The purpose of a world parliament is to hold the international bodies to account. It is not a panacea. It will not turn the IMF or the UN Security Council into democratic bodies: as they are controlled by the veto powers of their major shareholder and permanent members, nothing but abolition and reconstruction could do so. But it does have the potential to impose a check on them. It wields no army, no police force, no weapons, no ready-made powers. Instead, it possesses something that none of the other global bodies have: legitimacy. One of the surprising lessons of history is that undemocratic organisations are often obliged to grant powers to democratic ones, to try acquire some retrospective legitimacy. Why else was the European parliament established? Why else have its powers been enhanced, despite the centralising tendencies of the European Council?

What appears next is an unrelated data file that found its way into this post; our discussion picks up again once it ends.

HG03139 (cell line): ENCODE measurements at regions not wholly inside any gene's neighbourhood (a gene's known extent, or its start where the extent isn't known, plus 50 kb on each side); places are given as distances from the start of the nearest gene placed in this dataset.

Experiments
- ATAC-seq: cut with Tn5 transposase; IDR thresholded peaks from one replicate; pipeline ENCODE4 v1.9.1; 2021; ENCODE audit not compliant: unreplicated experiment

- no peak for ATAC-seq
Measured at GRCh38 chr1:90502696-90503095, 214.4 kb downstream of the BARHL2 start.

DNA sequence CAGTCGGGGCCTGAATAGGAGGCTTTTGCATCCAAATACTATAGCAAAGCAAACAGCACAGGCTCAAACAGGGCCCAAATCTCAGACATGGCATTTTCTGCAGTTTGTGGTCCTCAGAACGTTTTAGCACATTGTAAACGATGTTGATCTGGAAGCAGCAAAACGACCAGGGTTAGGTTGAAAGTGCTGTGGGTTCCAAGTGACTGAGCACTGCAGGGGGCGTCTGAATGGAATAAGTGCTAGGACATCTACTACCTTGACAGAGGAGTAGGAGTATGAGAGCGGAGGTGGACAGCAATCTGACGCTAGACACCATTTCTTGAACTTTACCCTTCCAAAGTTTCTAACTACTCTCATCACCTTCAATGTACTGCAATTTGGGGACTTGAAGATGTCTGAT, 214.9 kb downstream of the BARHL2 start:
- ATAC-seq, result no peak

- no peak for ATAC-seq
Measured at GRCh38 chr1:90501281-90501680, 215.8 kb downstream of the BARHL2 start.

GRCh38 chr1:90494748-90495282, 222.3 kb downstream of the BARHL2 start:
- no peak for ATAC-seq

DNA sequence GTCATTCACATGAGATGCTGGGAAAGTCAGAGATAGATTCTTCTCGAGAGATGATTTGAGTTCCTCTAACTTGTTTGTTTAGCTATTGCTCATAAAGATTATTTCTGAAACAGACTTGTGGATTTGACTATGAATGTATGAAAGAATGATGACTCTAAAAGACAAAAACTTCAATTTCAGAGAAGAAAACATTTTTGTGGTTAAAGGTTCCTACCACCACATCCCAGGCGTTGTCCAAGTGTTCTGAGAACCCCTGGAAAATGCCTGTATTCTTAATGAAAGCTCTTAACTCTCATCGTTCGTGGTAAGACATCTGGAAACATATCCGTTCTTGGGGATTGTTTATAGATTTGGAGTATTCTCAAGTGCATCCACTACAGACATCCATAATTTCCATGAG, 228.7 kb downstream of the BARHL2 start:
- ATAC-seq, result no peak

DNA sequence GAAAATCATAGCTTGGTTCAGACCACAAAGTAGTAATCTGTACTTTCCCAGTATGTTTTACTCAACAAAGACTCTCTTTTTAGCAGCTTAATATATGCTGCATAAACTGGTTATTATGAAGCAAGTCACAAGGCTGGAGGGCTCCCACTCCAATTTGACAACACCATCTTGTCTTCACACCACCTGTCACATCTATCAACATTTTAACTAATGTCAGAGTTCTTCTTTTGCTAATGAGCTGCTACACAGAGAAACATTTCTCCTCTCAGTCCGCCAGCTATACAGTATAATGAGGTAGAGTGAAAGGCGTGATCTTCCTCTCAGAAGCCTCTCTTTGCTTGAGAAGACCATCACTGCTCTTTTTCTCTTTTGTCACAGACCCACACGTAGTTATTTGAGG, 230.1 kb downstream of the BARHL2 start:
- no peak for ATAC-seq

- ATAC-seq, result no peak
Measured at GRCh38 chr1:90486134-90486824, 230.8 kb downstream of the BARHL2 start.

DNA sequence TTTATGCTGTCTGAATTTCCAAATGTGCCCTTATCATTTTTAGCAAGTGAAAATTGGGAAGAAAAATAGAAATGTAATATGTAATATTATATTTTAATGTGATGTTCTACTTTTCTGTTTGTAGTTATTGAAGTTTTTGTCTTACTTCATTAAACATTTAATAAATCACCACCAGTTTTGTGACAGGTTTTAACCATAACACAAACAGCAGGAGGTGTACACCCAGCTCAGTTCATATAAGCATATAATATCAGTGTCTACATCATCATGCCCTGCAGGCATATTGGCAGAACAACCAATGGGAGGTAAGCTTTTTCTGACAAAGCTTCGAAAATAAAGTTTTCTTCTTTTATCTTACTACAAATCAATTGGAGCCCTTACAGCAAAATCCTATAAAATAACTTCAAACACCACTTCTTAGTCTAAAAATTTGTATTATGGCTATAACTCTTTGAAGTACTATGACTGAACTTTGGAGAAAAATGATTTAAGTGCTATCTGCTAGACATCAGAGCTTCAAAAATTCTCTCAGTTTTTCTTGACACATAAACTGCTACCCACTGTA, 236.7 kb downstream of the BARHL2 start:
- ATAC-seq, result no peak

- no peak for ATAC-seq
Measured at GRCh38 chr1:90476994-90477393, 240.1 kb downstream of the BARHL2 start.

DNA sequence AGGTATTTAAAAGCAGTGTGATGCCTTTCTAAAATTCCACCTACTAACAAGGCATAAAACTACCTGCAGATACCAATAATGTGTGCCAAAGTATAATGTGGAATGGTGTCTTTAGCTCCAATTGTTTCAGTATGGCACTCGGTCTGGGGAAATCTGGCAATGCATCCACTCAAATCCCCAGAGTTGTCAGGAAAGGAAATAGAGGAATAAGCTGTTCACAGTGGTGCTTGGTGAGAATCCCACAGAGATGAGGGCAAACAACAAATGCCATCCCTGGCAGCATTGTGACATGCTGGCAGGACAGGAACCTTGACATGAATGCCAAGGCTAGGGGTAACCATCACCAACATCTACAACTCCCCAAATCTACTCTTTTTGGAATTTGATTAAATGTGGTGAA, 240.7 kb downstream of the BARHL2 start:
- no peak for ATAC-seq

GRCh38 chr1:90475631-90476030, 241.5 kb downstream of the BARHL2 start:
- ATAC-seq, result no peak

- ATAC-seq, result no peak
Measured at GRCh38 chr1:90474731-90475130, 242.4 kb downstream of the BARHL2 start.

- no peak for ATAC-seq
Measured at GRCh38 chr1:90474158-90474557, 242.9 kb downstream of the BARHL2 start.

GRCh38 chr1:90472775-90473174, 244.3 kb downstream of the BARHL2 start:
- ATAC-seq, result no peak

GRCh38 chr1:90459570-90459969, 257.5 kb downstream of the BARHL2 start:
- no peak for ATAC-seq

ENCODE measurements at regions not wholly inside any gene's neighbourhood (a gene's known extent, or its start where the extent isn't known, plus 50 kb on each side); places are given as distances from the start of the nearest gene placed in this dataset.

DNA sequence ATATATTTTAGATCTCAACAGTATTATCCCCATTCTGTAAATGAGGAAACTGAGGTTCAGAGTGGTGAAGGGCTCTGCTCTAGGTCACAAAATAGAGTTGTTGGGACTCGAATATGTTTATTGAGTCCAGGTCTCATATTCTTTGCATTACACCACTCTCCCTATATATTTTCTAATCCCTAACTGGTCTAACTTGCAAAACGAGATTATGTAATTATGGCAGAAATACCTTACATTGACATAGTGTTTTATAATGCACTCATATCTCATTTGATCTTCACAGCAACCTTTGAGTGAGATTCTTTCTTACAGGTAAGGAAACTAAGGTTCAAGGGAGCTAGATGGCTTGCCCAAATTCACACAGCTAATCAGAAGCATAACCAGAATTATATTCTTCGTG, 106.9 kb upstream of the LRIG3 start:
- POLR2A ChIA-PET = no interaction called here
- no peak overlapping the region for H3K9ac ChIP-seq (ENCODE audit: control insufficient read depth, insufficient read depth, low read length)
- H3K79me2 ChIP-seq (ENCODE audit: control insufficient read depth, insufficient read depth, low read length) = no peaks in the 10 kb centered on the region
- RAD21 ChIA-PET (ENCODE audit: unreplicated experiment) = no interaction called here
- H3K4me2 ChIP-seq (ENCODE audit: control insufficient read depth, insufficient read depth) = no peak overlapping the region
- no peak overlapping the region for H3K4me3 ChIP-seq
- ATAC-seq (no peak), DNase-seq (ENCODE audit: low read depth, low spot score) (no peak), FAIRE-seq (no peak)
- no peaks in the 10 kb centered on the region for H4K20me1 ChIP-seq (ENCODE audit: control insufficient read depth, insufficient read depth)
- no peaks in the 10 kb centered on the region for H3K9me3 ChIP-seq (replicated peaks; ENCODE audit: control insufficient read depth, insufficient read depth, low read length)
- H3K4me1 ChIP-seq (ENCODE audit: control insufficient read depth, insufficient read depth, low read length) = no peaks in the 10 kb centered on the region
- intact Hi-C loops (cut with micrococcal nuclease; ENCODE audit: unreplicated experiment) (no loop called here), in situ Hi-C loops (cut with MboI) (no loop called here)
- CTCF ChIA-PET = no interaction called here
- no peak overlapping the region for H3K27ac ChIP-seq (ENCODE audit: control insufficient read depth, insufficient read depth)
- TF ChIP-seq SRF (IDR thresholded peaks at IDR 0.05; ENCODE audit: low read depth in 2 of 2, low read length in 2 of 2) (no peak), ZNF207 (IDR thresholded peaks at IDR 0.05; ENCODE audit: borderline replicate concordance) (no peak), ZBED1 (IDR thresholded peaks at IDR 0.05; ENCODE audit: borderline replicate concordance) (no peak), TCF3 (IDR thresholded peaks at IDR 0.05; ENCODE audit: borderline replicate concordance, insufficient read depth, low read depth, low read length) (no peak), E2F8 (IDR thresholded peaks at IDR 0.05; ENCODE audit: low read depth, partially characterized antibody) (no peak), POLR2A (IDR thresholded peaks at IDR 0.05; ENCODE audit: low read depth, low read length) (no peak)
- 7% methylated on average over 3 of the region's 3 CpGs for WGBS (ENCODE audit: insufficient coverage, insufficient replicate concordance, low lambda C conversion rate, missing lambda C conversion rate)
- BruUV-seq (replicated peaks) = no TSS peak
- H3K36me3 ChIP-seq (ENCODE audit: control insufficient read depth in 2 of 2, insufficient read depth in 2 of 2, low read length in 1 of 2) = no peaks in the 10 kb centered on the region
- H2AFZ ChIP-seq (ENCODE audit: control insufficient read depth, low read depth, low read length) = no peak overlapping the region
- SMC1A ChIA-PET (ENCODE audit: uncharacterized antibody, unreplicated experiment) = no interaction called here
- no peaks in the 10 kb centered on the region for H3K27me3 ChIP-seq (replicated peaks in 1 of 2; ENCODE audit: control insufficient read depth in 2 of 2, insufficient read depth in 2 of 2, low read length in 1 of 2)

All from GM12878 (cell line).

Those who claim, like the British eurosceptics, that regional or global decision-making is unnecessary are living in a world of make-believe. No political issue now stops at the national border. All the most important forces – climate change, terrorism, state aggression, trade, flows of money, demographic pressures, the depletion of resources – can be addressed only at the global level. The question is not whether global decisions need to be made. The question is how to ensure that they are made democratically. Is there any valid answer other than direct representation? READ MORE